Our student, Becky sharing on her regular pottery class (part 2)
The relation between pottery and mental health
Pottery is a practice that requires a huge amount of commitment and concentration. I can finally see it why pottery is a good activity to improve the mental well being of individuals. For someone like me, devoting time to ceramics has always been hard for me, especially because it’s not something that you can just spend an hour or two doing at the end of the work day. Not only do you have to spend a lot of time on the wheel, but you’ve also got to devote time to recycle your clay, prep your clay, glaze your works and load kilns. After throwing a piece on the wheel, I need to ensure I trim it while it’s still leather hard (not completely dried up) – and I can’t leave too much time in between otherwise it goes bone dry (dried to a texture of a cripsy biscuit, like perched soil). Of course, I’m excited to come to the studio, but sometimes you just can’t find the time and you’ve got to rearrange other commitments around your practice. Time management is something I’m still learning, not just for ceramics but life in general. In the end, we all need to prioritise our life out and figure out what’s important for us.
Pottery and its relation to life
In some way, the process of throwing is pretty analogous to life. With all the commitment required, sometimes you want to see physical result (in the form of a beautiful piece, etc). However, sometimes things don’t really go to plan. That’s the nature of pottery, and while you may be the one moulding the clay, the clay still has some say on how things go.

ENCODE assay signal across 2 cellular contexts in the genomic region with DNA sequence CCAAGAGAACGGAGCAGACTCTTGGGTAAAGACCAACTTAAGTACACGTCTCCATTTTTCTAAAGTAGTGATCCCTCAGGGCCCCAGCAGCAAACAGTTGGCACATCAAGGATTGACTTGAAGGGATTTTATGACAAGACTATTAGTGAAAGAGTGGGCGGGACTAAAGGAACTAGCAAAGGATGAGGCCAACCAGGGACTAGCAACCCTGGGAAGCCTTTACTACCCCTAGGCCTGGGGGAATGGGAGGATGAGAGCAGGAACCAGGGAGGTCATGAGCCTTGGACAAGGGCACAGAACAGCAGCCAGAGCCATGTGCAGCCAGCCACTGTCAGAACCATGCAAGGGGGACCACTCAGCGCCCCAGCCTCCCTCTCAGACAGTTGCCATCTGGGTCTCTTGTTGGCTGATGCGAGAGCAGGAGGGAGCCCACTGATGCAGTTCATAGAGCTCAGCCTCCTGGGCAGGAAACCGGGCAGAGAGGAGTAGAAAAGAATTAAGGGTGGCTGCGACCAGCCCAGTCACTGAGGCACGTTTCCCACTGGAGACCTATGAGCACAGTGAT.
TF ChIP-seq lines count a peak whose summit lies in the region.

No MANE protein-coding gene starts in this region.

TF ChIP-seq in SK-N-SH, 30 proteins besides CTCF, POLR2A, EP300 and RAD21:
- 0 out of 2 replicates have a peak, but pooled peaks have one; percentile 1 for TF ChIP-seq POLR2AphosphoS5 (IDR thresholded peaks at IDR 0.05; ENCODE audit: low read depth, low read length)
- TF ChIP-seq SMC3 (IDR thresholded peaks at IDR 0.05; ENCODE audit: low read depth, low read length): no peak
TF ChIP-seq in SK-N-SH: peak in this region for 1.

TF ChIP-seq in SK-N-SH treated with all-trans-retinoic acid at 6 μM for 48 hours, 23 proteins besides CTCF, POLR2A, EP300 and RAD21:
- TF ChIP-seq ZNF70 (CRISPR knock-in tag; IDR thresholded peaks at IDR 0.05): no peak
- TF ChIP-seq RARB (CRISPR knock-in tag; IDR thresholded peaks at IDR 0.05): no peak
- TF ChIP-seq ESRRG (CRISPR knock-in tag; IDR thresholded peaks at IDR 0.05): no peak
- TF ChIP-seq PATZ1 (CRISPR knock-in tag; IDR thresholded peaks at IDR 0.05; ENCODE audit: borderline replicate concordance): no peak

Pottery classes demand both mentally and physically, and there are days where I’m just not in the right place. One wrong move can lead to destroy something you have spent the past few hours on. Maybe I accidentally trimmed right through my base, or maybe I mindlessly chopped off the neck of my pot with a wire. Or perhaps right at the end, during the high firing, your glaze runs all the way down and destroys both your beautiful pot and the kiln shelf. At points like this, it does feel like all the time and effort I’ve just put into something has went to null. Pottery has taught me that sometimes you can work incredibly hard, and things fall apart a little. But I’ve learnt to just say “oh well” and start again, because know you’re equipped with the knowledge you didn’t have before, and you hopefully won’t make the same mistakes again. Through this process, you learn the art of reassuring yourself.
Wheel Throwing teaches me to be mentally calm. To think clearly, and know when to speed the wheel up or slow the wheel down. There is a lot of peace in this process, and I hope anyone who gets on the wheel for wheel-throwing will be able to feel the same things I do when I touch clay, to find your own inner peace.
The 3Arts studio is to me, the perfect place to practice. Its location right opposite a little field is very welcoming, and I enjoy staring at the green while I am on the wheel sometimes.